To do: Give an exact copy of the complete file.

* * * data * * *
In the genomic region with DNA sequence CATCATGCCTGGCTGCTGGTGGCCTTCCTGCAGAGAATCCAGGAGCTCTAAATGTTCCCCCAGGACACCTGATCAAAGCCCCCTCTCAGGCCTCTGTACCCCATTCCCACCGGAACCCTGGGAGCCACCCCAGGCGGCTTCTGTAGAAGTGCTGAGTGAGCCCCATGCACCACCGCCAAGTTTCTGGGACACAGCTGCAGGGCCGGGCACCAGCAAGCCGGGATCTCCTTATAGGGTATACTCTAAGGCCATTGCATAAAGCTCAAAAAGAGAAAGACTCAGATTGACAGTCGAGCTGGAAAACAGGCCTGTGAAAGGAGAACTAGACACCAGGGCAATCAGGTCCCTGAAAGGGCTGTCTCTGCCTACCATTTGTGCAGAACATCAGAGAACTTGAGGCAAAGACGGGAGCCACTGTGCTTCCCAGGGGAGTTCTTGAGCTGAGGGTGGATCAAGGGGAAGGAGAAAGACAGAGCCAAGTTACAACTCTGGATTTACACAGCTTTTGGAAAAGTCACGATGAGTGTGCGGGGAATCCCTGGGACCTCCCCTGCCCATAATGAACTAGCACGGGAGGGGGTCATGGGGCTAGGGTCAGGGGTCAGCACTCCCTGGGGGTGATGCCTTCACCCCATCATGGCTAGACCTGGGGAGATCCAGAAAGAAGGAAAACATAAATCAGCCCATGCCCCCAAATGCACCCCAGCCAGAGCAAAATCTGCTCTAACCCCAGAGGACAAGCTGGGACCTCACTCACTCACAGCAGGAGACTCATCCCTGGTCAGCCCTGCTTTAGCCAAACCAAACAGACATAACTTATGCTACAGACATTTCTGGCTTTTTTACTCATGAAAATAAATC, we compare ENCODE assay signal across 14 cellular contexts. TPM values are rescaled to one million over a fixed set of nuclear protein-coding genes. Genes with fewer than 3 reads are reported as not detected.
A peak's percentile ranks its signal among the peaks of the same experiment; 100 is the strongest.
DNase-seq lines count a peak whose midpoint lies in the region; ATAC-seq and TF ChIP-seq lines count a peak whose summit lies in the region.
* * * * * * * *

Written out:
In the genomic region with DNA sequence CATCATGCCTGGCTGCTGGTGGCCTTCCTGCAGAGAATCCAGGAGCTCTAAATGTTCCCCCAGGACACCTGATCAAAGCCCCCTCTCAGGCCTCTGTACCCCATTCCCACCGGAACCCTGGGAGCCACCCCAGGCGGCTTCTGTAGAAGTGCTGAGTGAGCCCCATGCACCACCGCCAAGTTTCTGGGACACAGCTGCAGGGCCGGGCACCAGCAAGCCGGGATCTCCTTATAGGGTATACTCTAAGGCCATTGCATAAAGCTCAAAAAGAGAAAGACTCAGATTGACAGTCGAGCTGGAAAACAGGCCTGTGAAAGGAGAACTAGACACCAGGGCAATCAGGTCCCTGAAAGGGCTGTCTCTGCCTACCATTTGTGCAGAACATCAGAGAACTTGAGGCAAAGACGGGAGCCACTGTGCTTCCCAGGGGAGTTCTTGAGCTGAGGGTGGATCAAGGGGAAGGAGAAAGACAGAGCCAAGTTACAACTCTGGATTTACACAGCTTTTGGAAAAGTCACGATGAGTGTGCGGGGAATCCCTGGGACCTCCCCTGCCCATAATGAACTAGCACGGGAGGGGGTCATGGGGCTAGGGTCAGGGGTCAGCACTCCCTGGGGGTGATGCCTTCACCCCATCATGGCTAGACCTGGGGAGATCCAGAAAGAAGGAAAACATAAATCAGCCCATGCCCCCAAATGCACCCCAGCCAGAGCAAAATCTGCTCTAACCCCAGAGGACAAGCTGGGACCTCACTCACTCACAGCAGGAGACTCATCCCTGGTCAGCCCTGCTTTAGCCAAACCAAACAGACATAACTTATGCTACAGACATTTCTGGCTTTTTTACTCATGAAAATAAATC, we compare ENCODE assay signal across 14 cellular contexts. TPM values are rescaled to one million over a fixed set of nuclear protein-coding genes. Genes with fewer than 3 reads are reported as not detected.
A peak's percentile ranks its signal among the peaks of the same experiment; 100 is the strongest.
DNase-seq lines count a peak whose midpoint lies in the region; ATAC-seq and TF ChIP-seq lines count a peak whose summit lies in the region.